Home Workplace News Concerning customer behaviour has Kirkland Lake, Ont., considering new customer code of conduct

Concerning customer behaviour has Kirkland Lake, Ont., considering new customer code of conduct

By Marissa Lentz | TimminsToday.com

Some concerning customer behaviour has Kirkland Lake considering a new code of conduct policy.

Created to help municipal staff determine responses to unwanted behaviours and outline to the public what won’t be tolerated, the policy was proposed by clerk Jennifer Montreuil at Tuesday’s (April 2) Kirkland Lake council meeting.

If approved, the policy will apply to all forms of communication including online, electronic, print and in-person.

Montreuil said there has been three to five incidents in the last two years where customers have demonstrated unacceptable behaviours toward staff.

“All customers of the town are entitled to be treated fairly and in a respectable manner. In turn, customers are required to treat town employees, our representatives, and other customers in a courteous, respectful, and civil manner as well,” she said.

“Post-pandemic, vexatious and unreasonable customer behaviour has been on the rise causing public unrest in certain circumstances. This puts employees in a very difficult position and compromises the town’s ability to deliver quality customer service effectively, while keeping health and safety of our employees at first sight.”

There is currently no process in place of how to deal with those types of situations as they transpire, Montreuil said.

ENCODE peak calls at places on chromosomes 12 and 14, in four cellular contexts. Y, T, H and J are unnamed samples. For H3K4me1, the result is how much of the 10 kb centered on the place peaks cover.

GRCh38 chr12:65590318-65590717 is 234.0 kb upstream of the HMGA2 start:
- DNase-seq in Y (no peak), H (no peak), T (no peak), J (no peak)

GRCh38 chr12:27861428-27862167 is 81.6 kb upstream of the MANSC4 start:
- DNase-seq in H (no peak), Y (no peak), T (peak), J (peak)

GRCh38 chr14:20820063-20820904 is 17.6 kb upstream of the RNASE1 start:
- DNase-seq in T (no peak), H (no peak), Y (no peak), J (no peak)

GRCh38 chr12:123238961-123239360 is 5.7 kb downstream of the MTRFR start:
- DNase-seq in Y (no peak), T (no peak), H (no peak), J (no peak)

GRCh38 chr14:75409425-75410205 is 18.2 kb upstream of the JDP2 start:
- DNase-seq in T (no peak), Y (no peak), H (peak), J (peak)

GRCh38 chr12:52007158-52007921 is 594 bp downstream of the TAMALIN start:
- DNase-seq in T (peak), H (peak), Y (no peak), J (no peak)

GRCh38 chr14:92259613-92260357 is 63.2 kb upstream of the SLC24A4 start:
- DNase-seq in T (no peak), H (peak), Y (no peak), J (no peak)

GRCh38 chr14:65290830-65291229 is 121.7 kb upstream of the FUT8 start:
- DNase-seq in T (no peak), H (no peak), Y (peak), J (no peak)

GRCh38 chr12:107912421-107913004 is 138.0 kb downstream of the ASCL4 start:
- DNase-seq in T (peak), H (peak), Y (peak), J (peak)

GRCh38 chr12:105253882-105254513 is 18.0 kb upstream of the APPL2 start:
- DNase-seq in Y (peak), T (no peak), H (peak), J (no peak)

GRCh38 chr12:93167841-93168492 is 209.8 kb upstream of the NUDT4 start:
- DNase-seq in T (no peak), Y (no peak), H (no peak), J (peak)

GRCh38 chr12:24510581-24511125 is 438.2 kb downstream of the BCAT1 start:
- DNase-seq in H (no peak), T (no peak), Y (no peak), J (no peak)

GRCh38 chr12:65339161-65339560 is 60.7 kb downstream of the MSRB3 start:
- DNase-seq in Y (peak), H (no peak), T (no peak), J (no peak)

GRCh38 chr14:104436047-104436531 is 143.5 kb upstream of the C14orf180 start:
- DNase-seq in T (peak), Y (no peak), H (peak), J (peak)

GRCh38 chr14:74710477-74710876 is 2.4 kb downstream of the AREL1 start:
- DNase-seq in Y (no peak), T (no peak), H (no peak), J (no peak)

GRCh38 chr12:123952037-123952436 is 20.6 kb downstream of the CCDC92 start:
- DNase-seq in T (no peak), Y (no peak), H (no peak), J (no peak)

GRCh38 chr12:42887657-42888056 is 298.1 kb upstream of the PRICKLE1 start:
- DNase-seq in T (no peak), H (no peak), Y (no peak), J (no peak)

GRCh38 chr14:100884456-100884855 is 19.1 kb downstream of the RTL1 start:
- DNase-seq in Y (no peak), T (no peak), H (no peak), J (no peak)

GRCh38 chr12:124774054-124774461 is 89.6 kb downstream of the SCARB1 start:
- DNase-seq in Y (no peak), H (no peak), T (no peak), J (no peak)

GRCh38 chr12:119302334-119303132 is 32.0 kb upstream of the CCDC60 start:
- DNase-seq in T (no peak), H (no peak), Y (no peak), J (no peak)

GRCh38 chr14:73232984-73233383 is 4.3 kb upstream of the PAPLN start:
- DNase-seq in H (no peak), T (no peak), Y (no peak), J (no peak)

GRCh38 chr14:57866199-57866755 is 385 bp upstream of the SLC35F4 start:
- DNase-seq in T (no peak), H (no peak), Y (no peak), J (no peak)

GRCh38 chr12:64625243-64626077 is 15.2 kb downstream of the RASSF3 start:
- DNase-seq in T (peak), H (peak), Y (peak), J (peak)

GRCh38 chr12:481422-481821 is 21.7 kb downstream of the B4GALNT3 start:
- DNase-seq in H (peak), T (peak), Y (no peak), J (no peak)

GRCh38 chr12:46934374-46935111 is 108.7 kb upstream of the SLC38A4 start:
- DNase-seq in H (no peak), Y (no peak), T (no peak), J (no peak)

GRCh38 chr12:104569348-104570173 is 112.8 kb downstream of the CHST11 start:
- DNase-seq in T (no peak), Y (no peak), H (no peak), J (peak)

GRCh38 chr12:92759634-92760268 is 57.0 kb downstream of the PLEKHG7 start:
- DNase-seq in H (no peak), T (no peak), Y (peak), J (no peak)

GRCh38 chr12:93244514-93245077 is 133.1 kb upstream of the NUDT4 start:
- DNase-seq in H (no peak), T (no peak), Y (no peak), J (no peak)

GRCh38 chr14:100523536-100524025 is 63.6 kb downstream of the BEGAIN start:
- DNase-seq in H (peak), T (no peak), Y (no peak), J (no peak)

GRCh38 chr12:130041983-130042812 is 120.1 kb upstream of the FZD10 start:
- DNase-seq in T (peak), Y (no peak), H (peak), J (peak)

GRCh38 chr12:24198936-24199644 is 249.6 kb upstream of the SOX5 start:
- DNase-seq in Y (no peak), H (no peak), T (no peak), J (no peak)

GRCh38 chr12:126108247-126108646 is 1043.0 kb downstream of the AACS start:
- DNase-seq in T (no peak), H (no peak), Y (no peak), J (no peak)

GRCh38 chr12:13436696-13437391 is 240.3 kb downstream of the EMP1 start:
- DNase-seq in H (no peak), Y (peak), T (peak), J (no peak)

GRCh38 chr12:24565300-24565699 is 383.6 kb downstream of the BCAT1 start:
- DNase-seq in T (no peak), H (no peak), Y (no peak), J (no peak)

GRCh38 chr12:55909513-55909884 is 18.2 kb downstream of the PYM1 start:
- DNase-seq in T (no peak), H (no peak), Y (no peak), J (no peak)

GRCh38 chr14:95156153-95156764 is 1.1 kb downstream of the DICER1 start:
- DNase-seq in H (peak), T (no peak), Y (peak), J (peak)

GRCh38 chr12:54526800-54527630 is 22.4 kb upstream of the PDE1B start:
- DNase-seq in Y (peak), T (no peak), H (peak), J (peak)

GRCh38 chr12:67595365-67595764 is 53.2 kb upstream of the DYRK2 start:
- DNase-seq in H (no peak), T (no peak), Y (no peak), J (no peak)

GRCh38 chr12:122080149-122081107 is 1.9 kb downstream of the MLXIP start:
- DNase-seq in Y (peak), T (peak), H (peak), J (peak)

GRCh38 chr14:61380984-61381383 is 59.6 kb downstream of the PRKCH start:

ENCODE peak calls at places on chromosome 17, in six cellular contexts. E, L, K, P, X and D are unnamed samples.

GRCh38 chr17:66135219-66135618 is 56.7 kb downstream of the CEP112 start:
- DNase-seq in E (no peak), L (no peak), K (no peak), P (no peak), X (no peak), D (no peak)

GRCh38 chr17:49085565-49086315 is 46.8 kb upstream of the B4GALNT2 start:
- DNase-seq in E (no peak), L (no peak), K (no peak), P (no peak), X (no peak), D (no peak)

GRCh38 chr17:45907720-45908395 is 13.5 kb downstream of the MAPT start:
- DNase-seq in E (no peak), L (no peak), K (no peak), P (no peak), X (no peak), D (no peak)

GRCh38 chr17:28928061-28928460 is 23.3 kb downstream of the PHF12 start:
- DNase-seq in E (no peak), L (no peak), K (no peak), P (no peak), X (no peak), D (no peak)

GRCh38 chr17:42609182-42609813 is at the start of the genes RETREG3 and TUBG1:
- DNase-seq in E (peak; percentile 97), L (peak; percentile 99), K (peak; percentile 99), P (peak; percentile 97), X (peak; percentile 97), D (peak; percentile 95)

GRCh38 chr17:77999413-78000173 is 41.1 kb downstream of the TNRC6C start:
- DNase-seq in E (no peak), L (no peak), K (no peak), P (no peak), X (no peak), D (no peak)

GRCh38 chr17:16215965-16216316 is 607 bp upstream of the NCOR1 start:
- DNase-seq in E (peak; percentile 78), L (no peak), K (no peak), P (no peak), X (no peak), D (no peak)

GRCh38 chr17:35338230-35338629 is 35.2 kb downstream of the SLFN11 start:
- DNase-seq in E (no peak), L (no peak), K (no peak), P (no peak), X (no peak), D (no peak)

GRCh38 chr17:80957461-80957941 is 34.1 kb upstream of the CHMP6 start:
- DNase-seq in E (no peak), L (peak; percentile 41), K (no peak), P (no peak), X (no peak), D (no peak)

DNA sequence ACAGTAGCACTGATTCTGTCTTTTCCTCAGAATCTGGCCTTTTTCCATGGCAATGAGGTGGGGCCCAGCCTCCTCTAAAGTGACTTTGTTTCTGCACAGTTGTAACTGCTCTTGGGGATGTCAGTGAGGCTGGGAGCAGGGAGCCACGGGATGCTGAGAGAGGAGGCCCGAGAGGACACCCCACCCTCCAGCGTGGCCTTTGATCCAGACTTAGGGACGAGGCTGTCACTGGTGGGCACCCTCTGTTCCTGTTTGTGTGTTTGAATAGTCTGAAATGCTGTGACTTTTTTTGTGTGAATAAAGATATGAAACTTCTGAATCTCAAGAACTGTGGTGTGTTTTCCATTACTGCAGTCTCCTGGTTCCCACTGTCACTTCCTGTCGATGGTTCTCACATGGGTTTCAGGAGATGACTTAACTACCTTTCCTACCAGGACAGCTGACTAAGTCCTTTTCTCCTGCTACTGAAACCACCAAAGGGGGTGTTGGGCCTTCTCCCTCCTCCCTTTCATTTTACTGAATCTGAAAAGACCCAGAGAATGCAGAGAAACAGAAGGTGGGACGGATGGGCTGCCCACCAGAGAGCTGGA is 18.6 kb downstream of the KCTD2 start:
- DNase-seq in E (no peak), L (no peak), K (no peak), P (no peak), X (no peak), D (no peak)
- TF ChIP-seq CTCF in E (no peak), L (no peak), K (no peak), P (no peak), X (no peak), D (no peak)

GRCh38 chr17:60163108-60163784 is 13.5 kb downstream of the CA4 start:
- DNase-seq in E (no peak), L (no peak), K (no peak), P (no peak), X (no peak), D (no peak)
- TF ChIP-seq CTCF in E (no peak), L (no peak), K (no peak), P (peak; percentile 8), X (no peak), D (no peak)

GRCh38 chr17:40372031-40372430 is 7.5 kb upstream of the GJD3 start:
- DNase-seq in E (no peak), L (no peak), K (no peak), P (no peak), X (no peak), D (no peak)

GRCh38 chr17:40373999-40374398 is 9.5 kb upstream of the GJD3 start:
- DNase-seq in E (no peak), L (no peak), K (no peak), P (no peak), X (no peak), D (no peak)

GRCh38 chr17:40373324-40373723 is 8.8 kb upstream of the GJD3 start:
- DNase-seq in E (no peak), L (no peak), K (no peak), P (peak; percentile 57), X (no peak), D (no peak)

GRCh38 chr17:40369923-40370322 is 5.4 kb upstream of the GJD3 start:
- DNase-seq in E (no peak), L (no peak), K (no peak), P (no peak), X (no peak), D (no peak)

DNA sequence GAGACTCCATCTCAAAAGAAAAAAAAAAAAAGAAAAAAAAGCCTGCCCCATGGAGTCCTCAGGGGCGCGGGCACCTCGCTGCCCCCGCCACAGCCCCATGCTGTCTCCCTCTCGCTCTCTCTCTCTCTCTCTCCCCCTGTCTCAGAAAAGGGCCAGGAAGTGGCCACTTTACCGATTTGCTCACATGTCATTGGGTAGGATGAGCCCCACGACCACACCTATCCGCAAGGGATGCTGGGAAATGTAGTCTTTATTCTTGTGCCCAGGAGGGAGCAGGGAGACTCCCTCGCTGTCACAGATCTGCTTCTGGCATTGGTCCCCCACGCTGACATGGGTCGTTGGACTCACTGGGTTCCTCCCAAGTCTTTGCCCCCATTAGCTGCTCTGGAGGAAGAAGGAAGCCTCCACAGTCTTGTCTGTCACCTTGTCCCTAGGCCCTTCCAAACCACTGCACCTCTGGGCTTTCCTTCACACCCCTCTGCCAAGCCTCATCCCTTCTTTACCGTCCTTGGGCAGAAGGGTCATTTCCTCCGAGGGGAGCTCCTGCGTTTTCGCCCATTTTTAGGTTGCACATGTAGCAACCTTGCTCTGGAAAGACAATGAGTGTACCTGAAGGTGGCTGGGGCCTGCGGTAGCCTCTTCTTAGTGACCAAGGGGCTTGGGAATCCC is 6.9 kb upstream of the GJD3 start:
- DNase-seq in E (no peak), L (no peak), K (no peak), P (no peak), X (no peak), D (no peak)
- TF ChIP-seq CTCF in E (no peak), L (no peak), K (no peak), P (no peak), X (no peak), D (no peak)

“It behooves the municipality to establish parameters and to identify those with the authority to enact greater methods of managing those difficult situations,” she said.

“Past discussions have been viewed from a single lens while the proposed policy offers a number of techniques and options to manage conflict resolution in a fair and consistent manner, and will better assist law enforcement’s engagement.”

The proposed policy lists 22 unreasonable behaviours. It includes verbally or physically intimidating, harassing or threatening others, using hostile, loud, abusive, obscene, offensive, rude explicit, or vulgar language, throwing articles in an aggressive manner, and being in possession of dangerous or unauthorized material.

Those who don’t comply could have their access municipal services restricted, which could result in a limit on the number and duration of contacts with staff per week or month, being limited to one method of contact, or the town refusing the customer’s access to any town building except by appointment.

Coun. Janice Ranger said she’s surprised there isn’t already a policy in place.

“I would also recommend that at some point, you could have what’s called a BIT, behavioural intervention team, which is a collection of frontline staff and management who discuss the behaviour of incidents,” she said.

“And you could also look at having training for somebody to have debriefing qualifications when there is an incident that’s escalated and it would allow a staff member or the volunteer whoever was part of that incident to have somebody that they can go to that is trained and properly able to discuss the situation.”

Montreuil said there are plans for a marketing campaign to formally educate customers, staff and administration on the policy and expectations of service and respect, how to take situational action and protocols around behaviour management.

You may also like

About Us

HR Law Canada is dedicated to covering labour and employment news for lawyers, HR professionals and employers. Published by North Wall Media.